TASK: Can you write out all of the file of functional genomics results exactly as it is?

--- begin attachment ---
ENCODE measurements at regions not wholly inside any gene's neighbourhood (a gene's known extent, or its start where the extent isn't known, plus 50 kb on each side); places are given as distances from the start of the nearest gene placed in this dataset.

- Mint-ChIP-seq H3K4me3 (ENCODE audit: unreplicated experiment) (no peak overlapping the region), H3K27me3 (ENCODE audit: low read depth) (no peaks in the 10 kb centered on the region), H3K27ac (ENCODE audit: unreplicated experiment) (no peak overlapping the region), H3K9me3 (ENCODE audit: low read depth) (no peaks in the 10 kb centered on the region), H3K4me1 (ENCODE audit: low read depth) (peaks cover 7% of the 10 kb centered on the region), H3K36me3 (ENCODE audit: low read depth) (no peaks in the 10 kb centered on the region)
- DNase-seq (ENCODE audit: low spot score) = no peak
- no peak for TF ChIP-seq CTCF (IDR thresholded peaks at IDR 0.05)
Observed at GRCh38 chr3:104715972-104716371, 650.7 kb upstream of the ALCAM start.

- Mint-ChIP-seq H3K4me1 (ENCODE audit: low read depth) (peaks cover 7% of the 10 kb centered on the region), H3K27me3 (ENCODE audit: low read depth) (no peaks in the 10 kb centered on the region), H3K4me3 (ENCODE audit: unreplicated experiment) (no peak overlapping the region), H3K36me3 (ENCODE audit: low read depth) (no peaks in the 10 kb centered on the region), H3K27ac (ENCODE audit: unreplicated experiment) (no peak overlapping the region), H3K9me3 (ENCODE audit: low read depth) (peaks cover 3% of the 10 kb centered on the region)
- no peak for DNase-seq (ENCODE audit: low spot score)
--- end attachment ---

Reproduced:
ENCODE measurements at regions not wholly inside any gene's neighbourhood (a gene's known extent, or its start where the extent isn't known, plus 50 kb on each side); places are given as distances from the start of the nearest gene placed in this dataset.

- Mint-ChIP-seq H3K4me3 (ENCODE audit: unreplicated experiment) (no peak overlapping the region), H3K27me3 (ENCODE audit: low read depth) (no peaks in the 10 kb centered on the region), H3K27ac (ENCODE audit: unreplicated experiment) (no peak overlapping the region), H3K9me3 (ENCODE audit: low read depth) (no peaks in the 10 kb centered on the region), H3K4me1 (ENCODE audit: low read depth) (peaks cover 7% of the 10 kb centered on the region), H3K36me3 (ENCODE audit: low read depth) (no peaks in the 10 kb centered on the region)
- DNase-seq (ENCODE audit: low spot score) = no peak
- no peak for TF ChIP-seq CTCF (IDR thresholded peaks at IDR 0.05)
Observed at GRCh38 chr3:104715972-104716371, 650.7 kb upstream of the ALCAM start.

- Mint-ChIP-seq H3K4me1 (ENCODE audit: low read depth) (peaks cover 7% of the 10 kb centered on the region), H3K27me3 (ENCODE audit: low read depth) (no peaks in the 10 kb centered on the region), H3K4me3 (ENCODE audit: unreplicated experiment) (no peak overlapping the region), H3K36me3 (ENCODE audit: low read depth) (no peaks in the 10 kb centered on the region), H3K27ac (ENCODE audit: unreplicated experiment) (no peak overlapping the region), H3K9me3 (ENCODE audit: low read depth) (peaks cover 3% of the 10 kb centered on the region)
- no peak for DNase-seq (ENCODE audit: low spot score)